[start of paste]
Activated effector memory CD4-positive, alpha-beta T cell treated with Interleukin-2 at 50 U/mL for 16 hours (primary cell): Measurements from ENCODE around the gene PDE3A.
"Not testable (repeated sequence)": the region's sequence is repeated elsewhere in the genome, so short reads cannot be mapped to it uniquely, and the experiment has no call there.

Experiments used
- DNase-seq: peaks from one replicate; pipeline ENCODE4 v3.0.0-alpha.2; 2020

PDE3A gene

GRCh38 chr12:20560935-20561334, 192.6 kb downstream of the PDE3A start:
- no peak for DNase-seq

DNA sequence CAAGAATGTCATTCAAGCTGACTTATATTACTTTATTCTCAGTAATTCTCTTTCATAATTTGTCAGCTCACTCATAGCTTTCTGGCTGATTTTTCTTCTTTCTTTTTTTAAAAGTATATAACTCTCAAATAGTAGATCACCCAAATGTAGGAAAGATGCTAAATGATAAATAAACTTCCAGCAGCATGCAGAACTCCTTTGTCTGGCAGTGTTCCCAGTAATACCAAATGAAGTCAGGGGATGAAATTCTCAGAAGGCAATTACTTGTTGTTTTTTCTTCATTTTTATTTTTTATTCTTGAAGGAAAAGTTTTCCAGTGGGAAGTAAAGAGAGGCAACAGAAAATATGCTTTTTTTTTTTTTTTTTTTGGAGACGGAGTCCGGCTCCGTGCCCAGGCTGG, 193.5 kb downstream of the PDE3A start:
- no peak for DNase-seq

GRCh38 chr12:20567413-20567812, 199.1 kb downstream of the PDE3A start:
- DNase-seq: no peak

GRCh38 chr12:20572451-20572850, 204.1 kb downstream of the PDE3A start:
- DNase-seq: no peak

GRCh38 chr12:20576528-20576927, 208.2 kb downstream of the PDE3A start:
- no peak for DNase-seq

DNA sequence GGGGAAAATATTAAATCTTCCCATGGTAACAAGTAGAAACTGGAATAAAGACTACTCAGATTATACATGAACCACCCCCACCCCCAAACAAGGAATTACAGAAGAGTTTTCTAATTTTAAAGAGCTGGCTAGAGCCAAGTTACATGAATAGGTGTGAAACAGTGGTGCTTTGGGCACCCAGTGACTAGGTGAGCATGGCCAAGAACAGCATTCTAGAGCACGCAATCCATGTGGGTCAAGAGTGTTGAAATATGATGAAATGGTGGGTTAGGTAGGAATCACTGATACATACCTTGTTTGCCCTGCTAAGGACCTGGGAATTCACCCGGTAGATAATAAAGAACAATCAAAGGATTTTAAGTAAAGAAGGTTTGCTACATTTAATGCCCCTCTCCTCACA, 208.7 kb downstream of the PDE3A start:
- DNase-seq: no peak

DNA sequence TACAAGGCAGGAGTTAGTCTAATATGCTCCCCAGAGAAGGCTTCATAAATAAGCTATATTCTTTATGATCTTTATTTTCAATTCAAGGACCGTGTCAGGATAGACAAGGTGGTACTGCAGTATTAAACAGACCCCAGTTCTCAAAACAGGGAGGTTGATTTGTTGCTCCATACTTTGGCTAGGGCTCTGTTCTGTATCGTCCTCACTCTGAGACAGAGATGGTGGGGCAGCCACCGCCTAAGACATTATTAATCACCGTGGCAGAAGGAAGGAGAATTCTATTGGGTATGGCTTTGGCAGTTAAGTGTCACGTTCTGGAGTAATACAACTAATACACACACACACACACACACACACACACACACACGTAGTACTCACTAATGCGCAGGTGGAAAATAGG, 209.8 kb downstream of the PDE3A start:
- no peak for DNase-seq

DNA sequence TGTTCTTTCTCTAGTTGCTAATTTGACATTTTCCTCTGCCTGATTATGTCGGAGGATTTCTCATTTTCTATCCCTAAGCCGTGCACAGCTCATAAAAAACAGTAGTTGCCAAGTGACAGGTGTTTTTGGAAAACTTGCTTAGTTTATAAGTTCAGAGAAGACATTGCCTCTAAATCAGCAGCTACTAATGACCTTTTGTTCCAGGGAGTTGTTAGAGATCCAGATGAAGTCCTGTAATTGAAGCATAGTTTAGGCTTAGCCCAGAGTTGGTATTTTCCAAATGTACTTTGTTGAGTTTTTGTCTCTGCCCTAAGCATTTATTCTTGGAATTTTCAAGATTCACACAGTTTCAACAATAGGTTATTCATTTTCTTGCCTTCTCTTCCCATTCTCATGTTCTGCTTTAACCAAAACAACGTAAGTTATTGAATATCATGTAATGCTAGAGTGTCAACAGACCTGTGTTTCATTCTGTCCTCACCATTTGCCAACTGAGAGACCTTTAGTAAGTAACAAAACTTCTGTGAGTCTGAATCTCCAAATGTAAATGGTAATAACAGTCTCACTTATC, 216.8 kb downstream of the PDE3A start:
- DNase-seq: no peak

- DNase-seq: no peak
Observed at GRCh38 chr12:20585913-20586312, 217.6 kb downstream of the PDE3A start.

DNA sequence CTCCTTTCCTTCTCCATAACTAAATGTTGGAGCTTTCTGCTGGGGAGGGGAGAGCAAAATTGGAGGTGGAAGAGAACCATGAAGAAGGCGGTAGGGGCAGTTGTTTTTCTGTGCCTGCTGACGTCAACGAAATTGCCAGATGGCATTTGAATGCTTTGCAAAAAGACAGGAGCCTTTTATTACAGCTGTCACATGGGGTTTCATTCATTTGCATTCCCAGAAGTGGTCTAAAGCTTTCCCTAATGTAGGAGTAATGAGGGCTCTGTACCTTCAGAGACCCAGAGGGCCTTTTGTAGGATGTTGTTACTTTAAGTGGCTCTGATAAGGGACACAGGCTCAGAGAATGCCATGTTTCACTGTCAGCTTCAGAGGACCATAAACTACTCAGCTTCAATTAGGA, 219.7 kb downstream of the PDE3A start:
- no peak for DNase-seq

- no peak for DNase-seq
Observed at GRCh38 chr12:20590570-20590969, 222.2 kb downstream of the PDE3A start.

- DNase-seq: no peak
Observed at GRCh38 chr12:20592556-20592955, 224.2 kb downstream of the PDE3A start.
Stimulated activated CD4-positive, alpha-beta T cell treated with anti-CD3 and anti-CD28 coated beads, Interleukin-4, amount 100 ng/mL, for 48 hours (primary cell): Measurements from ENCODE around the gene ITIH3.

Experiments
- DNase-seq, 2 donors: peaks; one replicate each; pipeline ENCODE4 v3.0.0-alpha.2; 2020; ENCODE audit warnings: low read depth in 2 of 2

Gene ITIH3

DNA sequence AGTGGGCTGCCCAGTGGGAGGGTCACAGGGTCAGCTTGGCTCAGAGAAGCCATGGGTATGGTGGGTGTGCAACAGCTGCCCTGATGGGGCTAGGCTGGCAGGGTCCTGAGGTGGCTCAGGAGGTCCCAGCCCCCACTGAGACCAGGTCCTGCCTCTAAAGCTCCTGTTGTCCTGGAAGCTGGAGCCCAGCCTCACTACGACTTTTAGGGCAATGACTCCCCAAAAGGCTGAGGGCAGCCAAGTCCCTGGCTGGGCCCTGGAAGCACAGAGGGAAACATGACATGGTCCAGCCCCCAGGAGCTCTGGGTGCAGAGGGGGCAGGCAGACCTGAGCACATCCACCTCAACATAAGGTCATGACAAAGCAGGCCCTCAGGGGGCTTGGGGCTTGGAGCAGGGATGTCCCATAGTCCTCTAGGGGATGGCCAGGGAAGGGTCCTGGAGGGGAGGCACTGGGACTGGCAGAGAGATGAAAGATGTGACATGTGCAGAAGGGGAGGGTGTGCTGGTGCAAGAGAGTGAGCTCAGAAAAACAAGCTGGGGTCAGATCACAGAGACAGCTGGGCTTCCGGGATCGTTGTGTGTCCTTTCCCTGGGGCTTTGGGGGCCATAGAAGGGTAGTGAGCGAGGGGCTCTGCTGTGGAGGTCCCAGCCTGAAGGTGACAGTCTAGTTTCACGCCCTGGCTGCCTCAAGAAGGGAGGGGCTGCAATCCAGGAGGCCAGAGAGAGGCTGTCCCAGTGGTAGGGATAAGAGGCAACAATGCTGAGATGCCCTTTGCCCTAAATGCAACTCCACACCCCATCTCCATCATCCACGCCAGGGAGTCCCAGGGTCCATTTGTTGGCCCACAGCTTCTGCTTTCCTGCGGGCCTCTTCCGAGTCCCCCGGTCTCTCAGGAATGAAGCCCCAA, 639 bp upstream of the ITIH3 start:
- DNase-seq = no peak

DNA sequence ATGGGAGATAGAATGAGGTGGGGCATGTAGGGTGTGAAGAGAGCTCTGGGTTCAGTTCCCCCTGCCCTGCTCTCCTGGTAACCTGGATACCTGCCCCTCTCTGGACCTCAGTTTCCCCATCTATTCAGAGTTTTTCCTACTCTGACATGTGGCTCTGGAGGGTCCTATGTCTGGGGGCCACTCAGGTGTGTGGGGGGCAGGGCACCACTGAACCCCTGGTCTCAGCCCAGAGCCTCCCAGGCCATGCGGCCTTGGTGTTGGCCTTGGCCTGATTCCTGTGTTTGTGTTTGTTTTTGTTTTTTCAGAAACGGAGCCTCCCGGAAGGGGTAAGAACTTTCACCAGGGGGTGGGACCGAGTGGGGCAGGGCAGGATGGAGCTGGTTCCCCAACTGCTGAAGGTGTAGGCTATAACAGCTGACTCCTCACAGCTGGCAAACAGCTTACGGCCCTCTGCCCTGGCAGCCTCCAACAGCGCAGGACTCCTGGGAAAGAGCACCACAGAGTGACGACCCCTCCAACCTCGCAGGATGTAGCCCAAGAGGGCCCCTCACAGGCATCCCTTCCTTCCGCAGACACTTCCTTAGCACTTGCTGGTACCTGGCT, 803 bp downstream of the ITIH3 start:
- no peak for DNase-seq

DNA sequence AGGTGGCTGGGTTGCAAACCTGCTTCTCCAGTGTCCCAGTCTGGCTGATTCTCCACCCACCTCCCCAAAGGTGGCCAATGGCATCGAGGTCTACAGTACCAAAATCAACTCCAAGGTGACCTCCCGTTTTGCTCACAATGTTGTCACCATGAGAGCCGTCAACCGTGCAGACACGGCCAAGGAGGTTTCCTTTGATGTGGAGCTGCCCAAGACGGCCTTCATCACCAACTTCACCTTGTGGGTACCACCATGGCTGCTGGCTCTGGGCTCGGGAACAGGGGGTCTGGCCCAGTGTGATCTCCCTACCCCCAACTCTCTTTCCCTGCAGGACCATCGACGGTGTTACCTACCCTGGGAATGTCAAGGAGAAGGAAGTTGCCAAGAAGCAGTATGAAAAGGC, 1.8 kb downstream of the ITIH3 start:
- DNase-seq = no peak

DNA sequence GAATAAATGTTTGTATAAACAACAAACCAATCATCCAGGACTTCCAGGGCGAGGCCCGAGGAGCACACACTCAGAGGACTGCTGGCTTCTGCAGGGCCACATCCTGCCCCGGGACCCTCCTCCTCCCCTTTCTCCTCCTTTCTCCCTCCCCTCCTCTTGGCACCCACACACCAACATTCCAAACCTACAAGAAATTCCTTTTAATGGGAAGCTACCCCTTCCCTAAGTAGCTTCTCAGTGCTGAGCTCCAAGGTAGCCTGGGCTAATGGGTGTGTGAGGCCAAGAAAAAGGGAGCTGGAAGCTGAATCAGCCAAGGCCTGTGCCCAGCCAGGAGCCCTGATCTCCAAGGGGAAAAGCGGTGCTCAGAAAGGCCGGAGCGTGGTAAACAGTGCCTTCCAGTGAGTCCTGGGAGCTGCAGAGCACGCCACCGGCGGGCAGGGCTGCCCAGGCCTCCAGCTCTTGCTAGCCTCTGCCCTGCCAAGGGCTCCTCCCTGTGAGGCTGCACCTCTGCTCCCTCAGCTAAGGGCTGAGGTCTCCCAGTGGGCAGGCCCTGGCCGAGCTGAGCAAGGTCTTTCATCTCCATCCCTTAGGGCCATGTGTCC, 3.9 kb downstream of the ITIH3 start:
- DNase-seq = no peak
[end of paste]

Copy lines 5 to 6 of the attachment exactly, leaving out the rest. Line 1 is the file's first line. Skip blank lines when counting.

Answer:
PDE3A gene

GRCh38 chr12:20560935-20561334, 192.6 kb downstream of the PDE3A start: